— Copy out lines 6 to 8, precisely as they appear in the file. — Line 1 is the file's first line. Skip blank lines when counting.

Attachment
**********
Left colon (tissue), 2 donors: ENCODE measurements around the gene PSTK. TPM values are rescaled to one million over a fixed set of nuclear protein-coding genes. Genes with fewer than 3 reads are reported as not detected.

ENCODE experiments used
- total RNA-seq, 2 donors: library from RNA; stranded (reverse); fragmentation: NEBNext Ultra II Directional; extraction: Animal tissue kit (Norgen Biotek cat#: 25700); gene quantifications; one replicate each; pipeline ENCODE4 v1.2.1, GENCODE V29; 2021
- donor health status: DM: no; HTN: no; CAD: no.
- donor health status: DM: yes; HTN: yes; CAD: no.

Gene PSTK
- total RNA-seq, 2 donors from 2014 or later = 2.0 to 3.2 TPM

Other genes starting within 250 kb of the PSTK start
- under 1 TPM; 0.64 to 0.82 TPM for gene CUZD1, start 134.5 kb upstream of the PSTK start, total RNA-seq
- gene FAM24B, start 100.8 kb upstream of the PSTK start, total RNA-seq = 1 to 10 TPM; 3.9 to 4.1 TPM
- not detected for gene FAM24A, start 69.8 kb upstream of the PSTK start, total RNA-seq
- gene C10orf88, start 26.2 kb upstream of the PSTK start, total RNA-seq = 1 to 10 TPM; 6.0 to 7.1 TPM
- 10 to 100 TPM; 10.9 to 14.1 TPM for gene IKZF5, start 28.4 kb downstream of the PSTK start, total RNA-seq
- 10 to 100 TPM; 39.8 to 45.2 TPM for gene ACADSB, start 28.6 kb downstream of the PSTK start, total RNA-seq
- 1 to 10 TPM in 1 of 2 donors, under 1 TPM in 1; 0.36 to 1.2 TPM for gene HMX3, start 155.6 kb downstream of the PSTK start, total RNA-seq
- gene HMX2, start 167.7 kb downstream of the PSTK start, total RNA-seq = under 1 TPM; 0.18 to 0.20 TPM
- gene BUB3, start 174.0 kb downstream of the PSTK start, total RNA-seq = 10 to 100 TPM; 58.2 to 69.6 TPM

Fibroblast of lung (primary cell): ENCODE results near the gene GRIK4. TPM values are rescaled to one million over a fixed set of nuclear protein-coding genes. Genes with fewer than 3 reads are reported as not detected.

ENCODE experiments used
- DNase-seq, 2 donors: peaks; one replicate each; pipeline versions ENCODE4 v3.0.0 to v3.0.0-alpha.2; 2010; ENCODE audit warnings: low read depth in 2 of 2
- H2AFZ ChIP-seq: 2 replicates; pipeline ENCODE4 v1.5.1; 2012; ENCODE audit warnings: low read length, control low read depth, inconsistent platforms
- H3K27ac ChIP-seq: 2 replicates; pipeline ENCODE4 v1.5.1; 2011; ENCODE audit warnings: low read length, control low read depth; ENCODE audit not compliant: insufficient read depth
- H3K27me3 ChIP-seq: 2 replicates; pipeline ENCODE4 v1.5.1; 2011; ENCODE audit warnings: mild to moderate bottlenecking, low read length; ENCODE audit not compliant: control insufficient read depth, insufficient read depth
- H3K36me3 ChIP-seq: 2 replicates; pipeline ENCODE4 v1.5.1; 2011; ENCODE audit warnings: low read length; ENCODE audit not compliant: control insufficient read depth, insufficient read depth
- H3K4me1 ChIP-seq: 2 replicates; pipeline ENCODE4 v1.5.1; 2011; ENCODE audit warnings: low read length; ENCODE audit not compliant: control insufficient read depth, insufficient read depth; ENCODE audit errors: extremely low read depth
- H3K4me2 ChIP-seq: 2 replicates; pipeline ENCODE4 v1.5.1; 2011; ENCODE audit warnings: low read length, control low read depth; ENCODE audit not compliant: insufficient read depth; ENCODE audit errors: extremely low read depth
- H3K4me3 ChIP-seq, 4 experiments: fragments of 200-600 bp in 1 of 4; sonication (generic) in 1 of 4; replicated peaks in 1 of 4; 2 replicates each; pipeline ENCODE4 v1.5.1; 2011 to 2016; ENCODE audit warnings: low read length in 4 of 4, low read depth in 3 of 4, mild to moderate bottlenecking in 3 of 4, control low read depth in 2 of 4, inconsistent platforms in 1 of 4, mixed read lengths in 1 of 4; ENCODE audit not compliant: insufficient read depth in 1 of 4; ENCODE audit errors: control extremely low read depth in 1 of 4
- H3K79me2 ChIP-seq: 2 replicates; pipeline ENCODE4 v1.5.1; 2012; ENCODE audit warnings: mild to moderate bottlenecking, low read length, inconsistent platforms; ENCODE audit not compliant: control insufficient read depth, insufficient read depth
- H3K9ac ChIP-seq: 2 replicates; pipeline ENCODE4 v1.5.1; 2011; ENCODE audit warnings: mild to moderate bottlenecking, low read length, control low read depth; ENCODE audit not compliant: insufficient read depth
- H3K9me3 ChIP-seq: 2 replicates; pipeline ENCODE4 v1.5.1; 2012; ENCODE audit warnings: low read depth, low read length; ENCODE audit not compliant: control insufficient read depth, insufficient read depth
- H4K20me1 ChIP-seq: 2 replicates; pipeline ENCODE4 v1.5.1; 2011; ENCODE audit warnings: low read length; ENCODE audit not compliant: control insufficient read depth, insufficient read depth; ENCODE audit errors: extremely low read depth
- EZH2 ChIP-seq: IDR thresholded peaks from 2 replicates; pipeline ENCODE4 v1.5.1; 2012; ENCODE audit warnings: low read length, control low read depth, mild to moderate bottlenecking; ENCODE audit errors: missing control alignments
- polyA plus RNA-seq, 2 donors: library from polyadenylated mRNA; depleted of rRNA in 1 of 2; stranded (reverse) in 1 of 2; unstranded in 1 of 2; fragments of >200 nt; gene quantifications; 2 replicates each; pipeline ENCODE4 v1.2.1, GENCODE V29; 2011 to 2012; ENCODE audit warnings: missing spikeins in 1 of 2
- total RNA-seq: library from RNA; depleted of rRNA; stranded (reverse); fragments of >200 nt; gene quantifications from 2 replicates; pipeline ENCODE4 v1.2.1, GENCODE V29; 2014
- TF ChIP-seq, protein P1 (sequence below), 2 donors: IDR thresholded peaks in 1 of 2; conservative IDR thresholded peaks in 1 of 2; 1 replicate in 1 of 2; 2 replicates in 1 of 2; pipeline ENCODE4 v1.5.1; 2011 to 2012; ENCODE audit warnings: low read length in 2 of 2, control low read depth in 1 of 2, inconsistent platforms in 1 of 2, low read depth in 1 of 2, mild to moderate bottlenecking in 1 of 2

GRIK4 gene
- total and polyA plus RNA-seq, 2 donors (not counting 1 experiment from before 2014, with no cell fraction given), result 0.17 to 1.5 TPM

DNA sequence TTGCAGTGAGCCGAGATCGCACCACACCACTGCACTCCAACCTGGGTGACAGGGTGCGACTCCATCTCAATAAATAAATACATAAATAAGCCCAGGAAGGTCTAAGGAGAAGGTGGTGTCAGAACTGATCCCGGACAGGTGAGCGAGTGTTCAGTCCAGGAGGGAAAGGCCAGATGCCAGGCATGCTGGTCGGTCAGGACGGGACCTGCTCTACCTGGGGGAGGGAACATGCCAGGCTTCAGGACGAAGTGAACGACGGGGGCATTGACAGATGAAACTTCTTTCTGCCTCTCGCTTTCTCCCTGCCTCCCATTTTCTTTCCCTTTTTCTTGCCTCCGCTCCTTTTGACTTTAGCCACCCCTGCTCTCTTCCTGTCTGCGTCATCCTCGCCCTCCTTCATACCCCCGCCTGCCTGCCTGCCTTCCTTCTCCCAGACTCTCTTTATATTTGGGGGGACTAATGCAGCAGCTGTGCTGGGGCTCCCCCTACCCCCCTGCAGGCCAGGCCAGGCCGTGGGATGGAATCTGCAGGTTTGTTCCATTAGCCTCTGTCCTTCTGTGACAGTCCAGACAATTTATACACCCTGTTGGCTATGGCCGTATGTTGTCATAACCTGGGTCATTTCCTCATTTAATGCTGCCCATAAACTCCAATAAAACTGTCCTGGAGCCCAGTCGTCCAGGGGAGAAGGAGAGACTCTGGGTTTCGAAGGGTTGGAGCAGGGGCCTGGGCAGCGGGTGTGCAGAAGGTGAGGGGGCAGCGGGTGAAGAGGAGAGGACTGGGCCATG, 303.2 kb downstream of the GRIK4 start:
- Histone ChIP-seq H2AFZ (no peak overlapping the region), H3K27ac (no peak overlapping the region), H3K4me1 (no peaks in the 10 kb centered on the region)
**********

Gene PSTK
- total RNA-seq, 2 donors from 2014 or later = 2.0 to 3.2 TPM

Other genes starting within 250 kb of the PSTK start